Lead.In my last post, I wrote about how important it was to follow up on a planned giving lead and to allocate the necessary resources it takes to go through them.
The whole point of “lead generation” for planned giving is to help awaken your donor base to the fact that if they love your mission so much, there’s an opportunity for them to leave a lasting impact on that mission well beyond their death.
Some of those “leads” that come back to you, whether online or through the mail, are serious. And some are not. But you have an obligation if you’re going to create these leads and, if you’re a donor-centered organization, to follow up with them.
This brings me to qualifying leads.
How do you actually qualify a planned giving lead? Here’s a step by step process.
But first, I want to reiterate something from my last post about who should be qualifying these leads.
Richard and I firmly believe that if you’re large enough to staff the planned giving program properly, you need to have a planned giving associate to do your qualifying. Otherwise, you’re having a Planned Giving Officer, with a much larger salary, spending way too much of their time doing that rather than being out with donors and closing gifts.
Here’s what you need to do and ask, in order to qualify a planned giving lead:

  1. Contact the donor (lead) saying you’re following up on a communication THEY sent back to your organization. Ask for a few minutes of their time on the phone. Do this within 48 hours of receiving the lead.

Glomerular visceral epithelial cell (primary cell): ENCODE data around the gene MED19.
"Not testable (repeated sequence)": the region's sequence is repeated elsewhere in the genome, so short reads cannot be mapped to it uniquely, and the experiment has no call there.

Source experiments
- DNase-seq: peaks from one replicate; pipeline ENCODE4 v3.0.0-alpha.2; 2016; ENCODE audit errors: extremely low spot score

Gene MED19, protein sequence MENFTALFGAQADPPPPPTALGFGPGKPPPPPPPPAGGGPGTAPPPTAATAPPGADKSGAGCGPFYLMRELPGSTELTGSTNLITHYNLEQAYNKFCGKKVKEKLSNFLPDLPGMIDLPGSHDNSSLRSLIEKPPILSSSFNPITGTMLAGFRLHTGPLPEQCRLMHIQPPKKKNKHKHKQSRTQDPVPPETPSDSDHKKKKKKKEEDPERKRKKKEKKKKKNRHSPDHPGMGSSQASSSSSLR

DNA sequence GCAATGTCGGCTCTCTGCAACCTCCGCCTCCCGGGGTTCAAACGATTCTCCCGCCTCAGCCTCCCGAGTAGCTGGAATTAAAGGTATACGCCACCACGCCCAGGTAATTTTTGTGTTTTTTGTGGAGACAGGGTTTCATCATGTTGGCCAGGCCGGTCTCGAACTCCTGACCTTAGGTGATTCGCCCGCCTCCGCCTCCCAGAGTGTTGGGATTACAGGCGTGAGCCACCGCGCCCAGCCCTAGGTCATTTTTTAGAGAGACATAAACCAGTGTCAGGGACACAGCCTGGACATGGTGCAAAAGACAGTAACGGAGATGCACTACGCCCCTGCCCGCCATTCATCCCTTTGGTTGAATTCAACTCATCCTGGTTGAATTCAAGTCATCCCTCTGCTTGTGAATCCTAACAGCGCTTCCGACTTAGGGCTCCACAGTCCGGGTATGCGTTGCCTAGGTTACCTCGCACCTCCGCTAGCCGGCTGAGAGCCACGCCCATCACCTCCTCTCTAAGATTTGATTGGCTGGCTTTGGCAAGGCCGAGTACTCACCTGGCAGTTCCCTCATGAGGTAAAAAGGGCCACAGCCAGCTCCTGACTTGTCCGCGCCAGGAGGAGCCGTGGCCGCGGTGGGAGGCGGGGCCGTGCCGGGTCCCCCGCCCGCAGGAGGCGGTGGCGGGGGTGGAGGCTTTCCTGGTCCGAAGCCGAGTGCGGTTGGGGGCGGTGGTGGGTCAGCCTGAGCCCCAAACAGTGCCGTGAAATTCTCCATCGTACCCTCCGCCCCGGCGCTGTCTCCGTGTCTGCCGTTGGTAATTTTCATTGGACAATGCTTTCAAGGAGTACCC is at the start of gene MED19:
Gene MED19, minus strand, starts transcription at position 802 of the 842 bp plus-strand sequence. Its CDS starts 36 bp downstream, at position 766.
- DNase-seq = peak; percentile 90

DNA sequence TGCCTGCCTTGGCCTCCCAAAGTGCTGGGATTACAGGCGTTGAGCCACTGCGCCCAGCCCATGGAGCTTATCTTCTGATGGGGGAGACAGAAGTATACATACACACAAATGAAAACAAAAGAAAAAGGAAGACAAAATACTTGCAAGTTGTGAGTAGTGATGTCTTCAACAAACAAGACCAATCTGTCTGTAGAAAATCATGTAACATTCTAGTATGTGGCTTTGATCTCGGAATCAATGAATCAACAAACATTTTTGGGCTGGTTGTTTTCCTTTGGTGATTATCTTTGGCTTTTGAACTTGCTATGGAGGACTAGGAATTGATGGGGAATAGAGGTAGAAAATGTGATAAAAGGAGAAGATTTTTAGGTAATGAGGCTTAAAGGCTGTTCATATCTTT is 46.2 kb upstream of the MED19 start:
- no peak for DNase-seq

2. Remind the donor (lead) what they sent to you. They might not remember.
  3. Try to find out if they are currently married and have children.
  4. Do they have an existing planned gift, if not with your charity, then with another?
  5. Are they members of a planned giving or bequest society?
  6. Do they have investments?
  7. Do they have a graduate degree?
  8. Do they attend church?
  9. Ask questions about the donor’s answers that you initially received. Try to get the donor to tell you more from what they wrote. Ask: “Can you talk about what’s important to you about our charity?” “Why do you feel this is a good time for you to make a planned gift?” “Would you be open to a meeting with someone in our office to discuss further?”

If you can get the donor (lead) to identify several answers to these questions, THEN you can pass this off to a Planned Giving Officer as a qualified lead and set up a visit.
If your planned giving program is going to be successful, your Planned Giving Officer cannot meet with every lead that comes in. (Tweet it!) Remember, this is why many leads are gathering dust. The PGO can’t get to them.
Therefore, it’s essential to qualify them first. Your close rate will be much higher, and your PGO will be doing the work you really want them doing.